If I could sneak one final question in, Irene, just can you comment on the coffee operations, frankly it’s always sought that this was a scale provider in Europe and perhaps even in Russia, would you agree with that and is there any desire or sensitivity on your part that this would be an operation that you would consider selling?

Irene Rosenfeld

Well, I am not going to comment on any hypothetical stuff David. I think the reality is that it does provide an important scale role as you say in Europe and Eastern Europe and it has been historically it's gone contributor to our profitability in our cash flow. This cash year has been quite the anomaly given the tremendous volatility that we have seen in pricing and as we have mentioned it's been a disproportionate as having a disproportionate impact on the top line. We have been able to protect margin. So net-net it is a volatile category it has performed reasonably well and well in line with our portfolio over the last couple of years, but 2013 was a rather unique year.

Operator

Our next question comes from the line of (indiscernible) with Goldman Sachs.

Unidentified Analyst

So first real quick housekeeping question, I apologize if I missed this already. The SG&A drop in the quarter was much bigger than we expected. Can you help us decompose how much of that was advertising related versus we had sort of overhead efficiency.

Dave Brearton

I don’t want to get into breaking that every time I would say in the quarter the biggest contributor to the margin gains we found North America and Europe were overheads and I think a lot of the other stuff that’s in that line there is other income expense which has an asset sales. Last year we had some as well but they were in a different quarter and this year it's headed fourth quarter.

So there is a lot of numbers in there I think the takeaway you should have is we’re continuing to sort of support our business on the A&C side and the real underlying margin growth in North America and Europe is driven by overhead cost management particularly as we run through the back half of the year.

Unidentified Analyst

Okay. But don’t necessarily take this 23% of sales to the bank on a go forward?

Dave Brearton

I don’t want to get down in that level of detail but I think there is lot of things in that line so I wouldn’t try to worry trying to quantify number there.

Unidentified Analyst

Okay and I want to comeback real quick to one of the categories you highlighted as weak but a little bit less weak that being gum. Hershey’s that this ongoing campaign to try to crowd out the or shrink the gum sets at retailers, get more candy, get more breath fresheners. It seems like that push is about to accelerate on the back of this new product technology that is (indiscernible) I think it's Ice Breakers Ice Cubes product. What are you expecting or I should say where do we stand right now in terms of shelf resets and what are you expecting to happen to market most importantly, what are you certainly assuming in your underlying outlook here for gum in North America?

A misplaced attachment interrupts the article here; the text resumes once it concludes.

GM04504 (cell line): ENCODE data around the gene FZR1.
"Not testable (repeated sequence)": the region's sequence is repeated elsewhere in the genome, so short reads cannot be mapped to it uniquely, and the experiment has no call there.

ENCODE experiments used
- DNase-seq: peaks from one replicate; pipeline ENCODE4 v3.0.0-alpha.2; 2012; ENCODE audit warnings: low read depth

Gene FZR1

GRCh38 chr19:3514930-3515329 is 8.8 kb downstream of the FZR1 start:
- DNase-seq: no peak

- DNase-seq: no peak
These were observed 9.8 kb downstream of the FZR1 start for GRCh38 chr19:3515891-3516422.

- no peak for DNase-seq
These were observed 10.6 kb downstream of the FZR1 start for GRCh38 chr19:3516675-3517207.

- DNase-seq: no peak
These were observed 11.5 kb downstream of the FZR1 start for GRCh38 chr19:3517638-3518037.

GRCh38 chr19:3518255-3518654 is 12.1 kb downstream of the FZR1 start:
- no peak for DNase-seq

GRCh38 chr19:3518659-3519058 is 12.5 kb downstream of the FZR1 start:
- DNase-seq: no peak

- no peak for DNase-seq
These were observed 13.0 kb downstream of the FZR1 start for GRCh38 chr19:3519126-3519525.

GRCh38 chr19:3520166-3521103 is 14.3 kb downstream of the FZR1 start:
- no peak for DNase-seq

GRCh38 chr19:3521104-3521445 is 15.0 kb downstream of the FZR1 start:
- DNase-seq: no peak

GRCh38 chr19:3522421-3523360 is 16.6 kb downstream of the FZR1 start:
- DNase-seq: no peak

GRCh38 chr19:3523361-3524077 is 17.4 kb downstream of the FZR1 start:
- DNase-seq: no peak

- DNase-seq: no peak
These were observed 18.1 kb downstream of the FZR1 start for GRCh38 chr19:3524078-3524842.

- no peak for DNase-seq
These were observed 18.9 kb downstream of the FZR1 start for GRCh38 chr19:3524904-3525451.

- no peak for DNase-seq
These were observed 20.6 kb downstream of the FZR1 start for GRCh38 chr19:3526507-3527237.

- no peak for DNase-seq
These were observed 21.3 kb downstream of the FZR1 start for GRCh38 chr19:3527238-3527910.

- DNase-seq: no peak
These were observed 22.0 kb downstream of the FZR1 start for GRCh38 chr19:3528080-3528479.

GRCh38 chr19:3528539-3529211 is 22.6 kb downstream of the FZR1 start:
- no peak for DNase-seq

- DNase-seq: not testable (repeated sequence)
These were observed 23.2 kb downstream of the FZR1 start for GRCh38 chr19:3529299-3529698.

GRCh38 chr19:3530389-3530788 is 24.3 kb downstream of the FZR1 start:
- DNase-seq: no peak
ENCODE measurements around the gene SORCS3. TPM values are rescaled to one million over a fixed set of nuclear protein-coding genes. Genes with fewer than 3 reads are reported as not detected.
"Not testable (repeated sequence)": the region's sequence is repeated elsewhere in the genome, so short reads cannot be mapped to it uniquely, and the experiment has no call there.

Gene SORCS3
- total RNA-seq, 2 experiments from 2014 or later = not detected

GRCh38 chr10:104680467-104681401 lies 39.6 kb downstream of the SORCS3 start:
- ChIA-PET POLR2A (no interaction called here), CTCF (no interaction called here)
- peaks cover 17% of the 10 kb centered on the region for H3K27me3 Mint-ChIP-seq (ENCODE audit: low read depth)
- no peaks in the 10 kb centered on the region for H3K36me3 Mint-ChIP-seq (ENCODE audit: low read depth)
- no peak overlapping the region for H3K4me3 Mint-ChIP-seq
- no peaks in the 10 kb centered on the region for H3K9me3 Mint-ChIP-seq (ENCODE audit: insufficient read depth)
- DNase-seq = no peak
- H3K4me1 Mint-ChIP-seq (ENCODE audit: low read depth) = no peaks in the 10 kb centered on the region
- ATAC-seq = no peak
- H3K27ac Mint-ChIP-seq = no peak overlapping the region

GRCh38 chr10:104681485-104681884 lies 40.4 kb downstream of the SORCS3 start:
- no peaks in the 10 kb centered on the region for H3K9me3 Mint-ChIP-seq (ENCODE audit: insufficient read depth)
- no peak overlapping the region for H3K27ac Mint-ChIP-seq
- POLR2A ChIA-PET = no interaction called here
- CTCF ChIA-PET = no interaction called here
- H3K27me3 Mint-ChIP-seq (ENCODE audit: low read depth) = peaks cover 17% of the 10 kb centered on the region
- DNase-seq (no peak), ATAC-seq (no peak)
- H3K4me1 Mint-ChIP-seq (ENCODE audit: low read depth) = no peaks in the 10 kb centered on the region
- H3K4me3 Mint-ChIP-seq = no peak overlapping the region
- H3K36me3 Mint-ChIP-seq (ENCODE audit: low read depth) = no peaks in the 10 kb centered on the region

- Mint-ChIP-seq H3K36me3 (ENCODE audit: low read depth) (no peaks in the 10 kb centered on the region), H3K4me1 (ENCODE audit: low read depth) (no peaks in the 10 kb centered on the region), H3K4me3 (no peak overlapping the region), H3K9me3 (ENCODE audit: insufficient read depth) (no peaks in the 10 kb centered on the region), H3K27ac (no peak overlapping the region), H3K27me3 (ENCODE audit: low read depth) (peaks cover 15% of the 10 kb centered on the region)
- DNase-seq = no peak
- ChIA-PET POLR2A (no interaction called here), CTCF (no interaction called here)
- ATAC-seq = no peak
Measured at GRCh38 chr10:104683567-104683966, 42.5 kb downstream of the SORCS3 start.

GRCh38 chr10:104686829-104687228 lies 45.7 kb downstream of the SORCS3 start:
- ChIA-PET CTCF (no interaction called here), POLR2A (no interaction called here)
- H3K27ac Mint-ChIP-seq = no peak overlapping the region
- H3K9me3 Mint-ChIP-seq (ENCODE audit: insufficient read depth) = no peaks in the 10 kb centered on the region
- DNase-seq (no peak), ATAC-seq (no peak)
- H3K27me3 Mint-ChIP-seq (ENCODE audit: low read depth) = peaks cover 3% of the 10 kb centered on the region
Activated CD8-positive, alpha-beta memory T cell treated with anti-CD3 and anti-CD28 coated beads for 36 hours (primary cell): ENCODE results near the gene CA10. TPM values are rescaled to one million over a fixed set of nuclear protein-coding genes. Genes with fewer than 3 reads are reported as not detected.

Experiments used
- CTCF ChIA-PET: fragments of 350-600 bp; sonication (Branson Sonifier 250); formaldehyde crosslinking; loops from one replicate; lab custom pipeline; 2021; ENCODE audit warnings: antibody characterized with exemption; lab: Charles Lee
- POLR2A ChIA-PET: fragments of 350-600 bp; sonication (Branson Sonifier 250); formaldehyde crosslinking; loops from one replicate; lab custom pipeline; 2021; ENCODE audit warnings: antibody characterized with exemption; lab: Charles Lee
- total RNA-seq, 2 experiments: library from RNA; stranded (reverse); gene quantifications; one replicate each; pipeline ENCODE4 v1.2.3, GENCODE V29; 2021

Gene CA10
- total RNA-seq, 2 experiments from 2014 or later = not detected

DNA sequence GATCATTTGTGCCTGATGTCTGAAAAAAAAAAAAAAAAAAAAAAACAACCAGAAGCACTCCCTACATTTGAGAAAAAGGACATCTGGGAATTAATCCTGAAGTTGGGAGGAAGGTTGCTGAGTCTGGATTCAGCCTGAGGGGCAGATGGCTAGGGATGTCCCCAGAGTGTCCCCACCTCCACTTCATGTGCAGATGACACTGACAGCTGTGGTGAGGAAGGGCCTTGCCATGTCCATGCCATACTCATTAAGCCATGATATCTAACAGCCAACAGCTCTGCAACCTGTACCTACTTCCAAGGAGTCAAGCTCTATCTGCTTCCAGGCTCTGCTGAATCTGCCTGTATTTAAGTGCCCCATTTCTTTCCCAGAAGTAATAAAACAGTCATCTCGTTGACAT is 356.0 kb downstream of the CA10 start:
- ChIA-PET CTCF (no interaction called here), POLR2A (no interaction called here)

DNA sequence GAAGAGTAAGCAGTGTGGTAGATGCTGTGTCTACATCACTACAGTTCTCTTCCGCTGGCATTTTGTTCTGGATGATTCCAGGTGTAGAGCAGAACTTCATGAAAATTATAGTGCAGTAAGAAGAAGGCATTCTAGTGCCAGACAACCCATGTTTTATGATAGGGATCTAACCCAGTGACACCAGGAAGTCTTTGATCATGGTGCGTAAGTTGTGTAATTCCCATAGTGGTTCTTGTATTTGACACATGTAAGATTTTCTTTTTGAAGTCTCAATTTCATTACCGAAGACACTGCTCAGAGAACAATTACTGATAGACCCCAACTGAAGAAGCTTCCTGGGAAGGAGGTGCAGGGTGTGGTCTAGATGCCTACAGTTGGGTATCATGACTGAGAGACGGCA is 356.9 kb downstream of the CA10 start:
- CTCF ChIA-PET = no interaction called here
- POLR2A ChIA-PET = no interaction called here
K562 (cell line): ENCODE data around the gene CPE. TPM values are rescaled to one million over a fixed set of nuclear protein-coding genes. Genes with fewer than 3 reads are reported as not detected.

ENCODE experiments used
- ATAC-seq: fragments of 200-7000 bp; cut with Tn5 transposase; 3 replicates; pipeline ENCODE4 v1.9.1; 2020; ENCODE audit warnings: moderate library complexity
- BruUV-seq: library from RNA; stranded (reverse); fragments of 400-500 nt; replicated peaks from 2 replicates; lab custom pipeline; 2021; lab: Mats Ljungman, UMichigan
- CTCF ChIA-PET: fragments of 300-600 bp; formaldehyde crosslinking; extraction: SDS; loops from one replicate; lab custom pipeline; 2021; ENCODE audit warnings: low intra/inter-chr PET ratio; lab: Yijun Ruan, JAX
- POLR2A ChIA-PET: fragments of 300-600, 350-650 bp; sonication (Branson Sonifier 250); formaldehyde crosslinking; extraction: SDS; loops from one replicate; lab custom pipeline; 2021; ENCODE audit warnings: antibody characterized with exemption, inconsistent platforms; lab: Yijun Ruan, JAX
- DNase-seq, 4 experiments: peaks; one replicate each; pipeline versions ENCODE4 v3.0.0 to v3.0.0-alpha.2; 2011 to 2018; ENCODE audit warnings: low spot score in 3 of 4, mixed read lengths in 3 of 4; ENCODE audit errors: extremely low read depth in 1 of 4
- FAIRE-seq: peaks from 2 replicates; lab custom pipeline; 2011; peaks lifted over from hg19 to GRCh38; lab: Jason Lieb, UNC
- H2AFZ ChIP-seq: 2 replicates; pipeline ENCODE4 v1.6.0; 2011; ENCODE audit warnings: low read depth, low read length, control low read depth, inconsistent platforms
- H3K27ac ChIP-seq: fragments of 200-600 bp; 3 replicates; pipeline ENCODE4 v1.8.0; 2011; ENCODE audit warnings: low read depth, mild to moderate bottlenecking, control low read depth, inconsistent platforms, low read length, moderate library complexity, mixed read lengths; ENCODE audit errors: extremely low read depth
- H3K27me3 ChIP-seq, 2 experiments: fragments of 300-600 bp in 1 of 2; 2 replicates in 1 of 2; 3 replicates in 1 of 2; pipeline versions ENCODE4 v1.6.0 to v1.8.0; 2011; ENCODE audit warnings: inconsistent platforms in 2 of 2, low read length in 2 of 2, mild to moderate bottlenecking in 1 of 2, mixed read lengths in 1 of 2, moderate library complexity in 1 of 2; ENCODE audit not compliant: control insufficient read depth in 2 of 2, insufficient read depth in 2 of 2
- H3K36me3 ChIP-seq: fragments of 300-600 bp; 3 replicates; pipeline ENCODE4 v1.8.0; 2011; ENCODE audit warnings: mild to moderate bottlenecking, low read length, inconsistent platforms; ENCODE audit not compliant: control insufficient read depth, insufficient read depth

Irene Rosenfeld

Well as we said we’re not expecting any dramatic recovery in the category anytime soon. Obviously our emerging markets businesses continues to grow nicely. It's been the developed markets that have been a challenge and within that the U.S. We have made great progress from a shared standpoint and it's been driven by the steps that we took to address that, it's been about our shelf resets, our focus on some of the core benefits like freshness and oral care. It's been execution at point of buying and as well as the product assortment on shelf. So we’re going to continue to use that play book we have got a nice pipeline of innovations coming behind some of the focus on freshness for example and we have got a number of test in place to address the long term growth of the category that we’re hoping will start to improve. So we remain quite committed to the gum category, we do see our competitors taking a number of actions and we actually think that will be good for the category overtime.

Operator

Our next question comes from the line of Matthew Grainger from Morgan Stanley.

Matthew Grainger - Morgan Stanley

I wanted to just follow-up on your candy business specifically and maybe this is just a surrounding issue but my recollection was that the business through the nine months was grown closer to mid-single digits and today you cited more of the low single digit figure for your own sales despite the category being up 4.5%. Can you talk about any specific challenges you’re facing in that business and initiatives you might be investing behind next year to address them?

Irene Rosenfeld

We continue to see that as a nice growth engine for us. There have been some puts and takes on that business for example our Halls U.S. business has been a little weaker year-over-year because of the flu season up until the end of last year was not quite as robust as it has been a year ago. We have seen some challenges in China on our chocolate Eclairs business but net-net candy continues to be a quite an attractive category and we do expect that that will play an important role in our growth algorithm going forward.

Matthew Grainger - Morgan Stanley

Would you expect to be able to grow in-line with the category next year or is there a period of investing?

Irene Rosenfeld

There is nothing. We have got a nice pipeline of innovation and we would expect to grow in line with the category in 2014.

Matthew Grainger - Morgan Stanley

Okay, thanks. And then just one additional question on Europe, it seems like you have good momentum behind the Tassimo business, you have also been launching the compatibles and other things. Given that expectation for some pretty substantial margin expansion next year and they need to be very focused in where you are investing, is that a business where you would expect to continue increasing support next year?